We spoke with Dr Nikhil Pooviah ahead of his presentations at the R&D Innovation Summit, March 21 & 22 in Chicago, about his CancerAid app and the R&D process more generally.
Dr. Nikhil Pooviah is the Founder & CEO of an early-stage health-tech startup: CancerAid. He has a background as a Radiation Oncologist from Sydney, Australia. The Company has developed the number 1 cancer app in the US, UK and Australia. 3 years ago, he made the bold decision to quit his position in clinical medicine to work in the new field of digital medicine and is proud to be helping even more cancer patients than ever before.
What inspired you to create CancerAid?
CancerAid for me started 3 years ago. It started as a hobby when I felt there were a lack of useful cancer apps for patients I was looking after (as a Radiation Oncologist). I played around with a few chemotherapy calendar apps, and thought to myself "I can create something cooler than this." Like most entrepreneurs, I worked on it casually for a year without telling anyone for fear of criticism. My co-founder, Raghav, questioned me one day in my kitchen why I wasn't studying for my exams and then I showed him what I had been working on. He loved it from the start and we joined forces and have created something truly incredible. We both have left clinical medicine to work in this new field of digital medicine and have found a skillset that I think both us didn't know we had. We're helping even more patients than ever before, which was one of the reasons we both became doctors in the first place.
How have you managed to tackle inefficiencies in the cancer health system?
Having a medical background has helped us identify issues we saw cancer patients, caregivers and clinicians experience. Being doctors also helps us engage with key decision makers in the health systems, who are our customers for CancerAid. We have created the first cancer app in the world to integrate with an electronic medical record. This has meant that we can reduce ER visits and 30-day readmissions, improve patient satisfaction and quality of life; but most importantly cancer patients can now potentially live longer through our innovation! Being a startup, means we can move quickly and are more agile than large corporates trying to provide innovation to the health system.
Do you think apps like yours could be applied across the health system more generally?
Many of the features of CancerAid can be modified for other chronic diseases. Creating medical apps is difficult, evident through the 96,000 currently available on the App Store (95% of which are unsuccessful). It's important to focus on key issues that patients experience through their disease. By creating features too broadly, it's likely that patients won't adopt the technology as it may not apply completely to them. Most of the top performing medical apps are designed for a particular medical condition patients suffer from, and I don't think this will likely change.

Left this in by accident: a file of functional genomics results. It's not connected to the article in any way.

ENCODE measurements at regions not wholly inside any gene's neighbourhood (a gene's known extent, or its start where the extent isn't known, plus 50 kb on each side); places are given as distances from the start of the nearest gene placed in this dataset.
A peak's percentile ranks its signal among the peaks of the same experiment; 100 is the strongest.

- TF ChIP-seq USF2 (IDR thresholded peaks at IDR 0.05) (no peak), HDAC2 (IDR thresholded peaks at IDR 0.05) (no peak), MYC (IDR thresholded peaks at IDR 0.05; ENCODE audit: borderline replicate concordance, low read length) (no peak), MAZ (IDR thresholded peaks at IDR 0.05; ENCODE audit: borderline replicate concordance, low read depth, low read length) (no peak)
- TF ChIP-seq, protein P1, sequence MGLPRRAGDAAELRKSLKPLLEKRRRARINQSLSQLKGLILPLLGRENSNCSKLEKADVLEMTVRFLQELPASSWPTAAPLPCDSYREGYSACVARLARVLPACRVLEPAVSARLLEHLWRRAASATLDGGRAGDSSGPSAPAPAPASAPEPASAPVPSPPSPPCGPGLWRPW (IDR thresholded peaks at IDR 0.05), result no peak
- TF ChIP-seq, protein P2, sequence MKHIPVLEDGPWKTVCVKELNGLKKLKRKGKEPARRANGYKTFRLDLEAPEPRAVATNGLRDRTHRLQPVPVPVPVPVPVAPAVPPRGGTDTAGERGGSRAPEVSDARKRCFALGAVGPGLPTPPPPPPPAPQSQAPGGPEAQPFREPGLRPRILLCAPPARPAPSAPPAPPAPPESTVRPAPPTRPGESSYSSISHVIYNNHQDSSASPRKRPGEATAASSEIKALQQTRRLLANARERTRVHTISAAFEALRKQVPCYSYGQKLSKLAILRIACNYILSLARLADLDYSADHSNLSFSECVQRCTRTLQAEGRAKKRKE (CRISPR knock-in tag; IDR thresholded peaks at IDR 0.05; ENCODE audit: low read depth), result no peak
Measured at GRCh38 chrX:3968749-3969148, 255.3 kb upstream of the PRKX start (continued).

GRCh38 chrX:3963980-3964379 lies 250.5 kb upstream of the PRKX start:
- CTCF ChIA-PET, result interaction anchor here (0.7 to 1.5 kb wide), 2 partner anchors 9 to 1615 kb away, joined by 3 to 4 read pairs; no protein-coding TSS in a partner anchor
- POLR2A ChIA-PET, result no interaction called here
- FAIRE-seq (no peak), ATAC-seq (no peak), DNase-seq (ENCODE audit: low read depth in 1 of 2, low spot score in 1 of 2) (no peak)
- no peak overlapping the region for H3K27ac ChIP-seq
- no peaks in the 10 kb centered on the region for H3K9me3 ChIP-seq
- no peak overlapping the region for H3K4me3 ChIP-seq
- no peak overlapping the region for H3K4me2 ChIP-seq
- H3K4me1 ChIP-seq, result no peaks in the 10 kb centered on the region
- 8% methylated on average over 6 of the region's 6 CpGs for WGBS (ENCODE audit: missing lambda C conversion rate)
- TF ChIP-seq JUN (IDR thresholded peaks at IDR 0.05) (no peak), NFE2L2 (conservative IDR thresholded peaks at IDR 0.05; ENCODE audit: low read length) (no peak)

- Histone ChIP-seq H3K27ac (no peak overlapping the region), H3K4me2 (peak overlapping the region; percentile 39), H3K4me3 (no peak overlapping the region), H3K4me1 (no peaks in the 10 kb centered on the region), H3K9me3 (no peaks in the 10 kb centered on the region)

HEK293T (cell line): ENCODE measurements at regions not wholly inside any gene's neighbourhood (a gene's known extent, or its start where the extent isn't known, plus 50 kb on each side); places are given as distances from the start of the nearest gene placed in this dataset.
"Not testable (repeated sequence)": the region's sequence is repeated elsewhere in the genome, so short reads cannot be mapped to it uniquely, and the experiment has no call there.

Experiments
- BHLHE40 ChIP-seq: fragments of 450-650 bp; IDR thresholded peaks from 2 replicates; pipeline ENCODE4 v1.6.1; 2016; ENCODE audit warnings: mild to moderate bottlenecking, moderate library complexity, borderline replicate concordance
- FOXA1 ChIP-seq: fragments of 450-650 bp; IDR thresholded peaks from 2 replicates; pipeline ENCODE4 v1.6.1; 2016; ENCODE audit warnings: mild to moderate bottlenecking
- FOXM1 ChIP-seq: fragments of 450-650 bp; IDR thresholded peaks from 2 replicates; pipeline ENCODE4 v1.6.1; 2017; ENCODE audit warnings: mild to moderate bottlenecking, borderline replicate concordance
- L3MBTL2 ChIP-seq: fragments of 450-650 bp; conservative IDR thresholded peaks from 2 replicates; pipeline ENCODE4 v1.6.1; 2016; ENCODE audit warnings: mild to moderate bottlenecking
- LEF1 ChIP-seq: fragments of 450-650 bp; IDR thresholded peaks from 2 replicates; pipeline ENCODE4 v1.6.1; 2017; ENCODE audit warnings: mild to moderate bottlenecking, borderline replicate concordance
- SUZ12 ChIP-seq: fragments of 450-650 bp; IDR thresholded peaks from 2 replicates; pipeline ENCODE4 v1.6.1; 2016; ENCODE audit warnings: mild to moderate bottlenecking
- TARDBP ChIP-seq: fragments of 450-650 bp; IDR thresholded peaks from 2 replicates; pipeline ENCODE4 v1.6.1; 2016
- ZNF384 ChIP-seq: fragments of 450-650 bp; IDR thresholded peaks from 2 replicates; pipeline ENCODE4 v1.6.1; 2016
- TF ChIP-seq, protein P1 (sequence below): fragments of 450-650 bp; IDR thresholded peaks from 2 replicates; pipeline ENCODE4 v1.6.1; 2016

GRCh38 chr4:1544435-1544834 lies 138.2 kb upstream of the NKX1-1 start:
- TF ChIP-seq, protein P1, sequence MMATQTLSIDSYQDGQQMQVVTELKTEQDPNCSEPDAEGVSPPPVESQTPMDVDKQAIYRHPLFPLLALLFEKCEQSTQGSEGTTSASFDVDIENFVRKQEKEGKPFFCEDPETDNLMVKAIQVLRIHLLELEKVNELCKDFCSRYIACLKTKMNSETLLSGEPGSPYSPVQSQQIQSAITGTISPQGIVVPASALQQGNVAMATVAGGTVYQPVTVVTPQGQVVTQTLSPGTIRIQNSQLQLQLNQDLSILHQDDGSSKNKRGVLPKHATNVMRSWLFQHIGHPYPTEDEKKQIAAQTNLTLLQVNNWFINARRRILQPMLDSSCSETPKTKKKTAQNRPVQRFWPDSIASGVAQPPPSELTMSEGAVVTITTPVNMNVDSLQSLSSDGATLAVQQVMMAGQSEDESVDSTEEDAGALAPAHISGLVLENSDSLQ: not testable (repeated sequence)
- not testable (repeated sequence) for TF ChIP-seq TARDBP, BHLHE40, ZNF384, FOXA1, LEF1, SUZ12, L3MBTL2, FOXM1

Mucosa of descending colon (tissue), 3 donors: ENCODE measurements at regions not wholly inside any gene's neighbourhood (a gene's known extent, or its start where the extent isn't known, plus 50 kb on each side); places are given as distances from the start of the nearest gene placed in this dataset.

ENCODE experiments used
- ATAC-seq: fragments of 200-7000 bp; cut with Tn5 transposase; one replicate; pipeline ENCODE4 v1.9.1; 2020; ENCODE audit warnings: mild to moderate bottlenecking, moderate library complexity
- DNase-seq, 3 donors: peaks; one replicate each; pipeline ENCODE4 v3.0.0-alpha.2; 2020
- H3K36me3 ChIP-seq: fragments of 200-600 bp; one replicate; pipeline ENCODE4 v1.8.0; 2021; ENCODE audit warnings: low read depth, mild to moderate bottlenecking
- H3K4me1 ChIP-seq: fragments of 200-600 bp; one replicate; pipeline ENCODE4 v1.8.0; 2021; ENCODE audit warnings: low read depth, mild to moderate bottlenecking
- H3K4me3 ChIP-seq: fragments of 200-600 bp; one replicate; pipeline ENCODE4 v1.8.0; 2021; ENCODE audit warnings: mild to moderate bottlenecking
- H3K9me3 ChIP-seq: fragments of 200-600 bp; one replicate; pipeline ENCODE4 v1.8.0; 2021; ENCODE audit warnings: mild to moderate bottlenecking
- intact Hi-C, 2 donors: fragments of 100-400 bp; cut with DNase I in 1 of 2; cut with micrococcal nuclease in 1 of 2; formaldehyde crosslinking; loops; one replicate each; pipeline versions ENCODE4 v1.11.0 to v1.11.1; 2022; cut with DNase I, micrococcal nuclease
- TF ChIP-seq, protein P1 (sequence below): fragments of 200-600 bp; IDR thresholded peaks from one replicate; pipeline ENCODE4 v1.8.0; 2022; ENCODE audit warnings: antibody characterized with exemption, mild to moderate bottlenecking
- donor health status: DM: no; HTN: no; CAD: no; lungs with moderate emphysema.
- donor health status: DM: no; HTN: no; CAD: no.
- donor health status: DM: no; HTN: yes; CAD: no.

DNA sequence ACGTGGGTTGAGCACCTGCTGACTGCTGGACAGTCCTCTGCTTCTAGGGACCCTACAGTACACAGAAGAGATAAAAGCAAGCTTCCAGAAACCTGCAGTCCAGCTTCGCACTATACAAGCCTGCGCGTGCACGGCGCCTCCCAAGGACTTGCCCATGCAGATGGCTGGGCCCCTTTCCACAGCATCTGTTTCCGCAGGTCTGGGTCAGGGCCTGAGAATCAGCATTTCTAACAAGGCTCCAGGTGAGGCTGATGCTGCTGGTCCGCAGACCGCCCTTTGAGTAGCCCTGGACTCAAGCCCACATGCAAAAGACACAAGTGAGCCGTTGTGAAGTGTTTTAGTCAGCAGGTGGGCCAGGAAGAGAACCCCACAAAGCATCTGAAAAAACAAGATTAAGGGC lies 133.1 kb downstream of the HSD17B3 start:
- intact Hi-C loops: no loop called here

What makes your R&D process unique? What is the importance of feedback loops in the R&D process?
Our startup is unique in that the founders are medical doctors. We believe we create our R&D with the cancer patient at the center of the design process. Prior to developing the original version of CancerAid, we had gathered research on patients, caregivers and clinicians. We had more user insight going into the development process, which allowed us to create a 'sticky' product. Our feedback loops help cancer patients connect with their clinicians. Randomized evidence has shown that patients can have improved outcomes through these feedback loops so it's a big focus for our Company in 2018. We're also daring, clever and have a "no days off" mentality that have allowed us to grow our startup at a fast rate.
How important is it to adopt a holistic approach to R&D? How do you align your R&D processes with the rest of the businesses?
For CancerAid to progress, R&D is at our core. We are fortunate to reside in a country where we are incentivised to invest in R&D. We have a great team of developers, marketing specialists and physicians that allow us to conduct novel R&D each week. We hold weekly sprints, workshops and sessions to encourage innovation internally and this helps align our R&D processes with the rest of the businesses.
What do healthcare companies need to be aware of when developing R&D?
I like having the mindset that "whatever you think you're creating, there's probably 10 other Companies around the world that are working on the same thing" so it's important to continue to be agile and not relax too quickly when things are going well.
Hear more from Dr Nikhil Pooviah at our R&D Innovation Summit, March 21 & 22 in Chicago.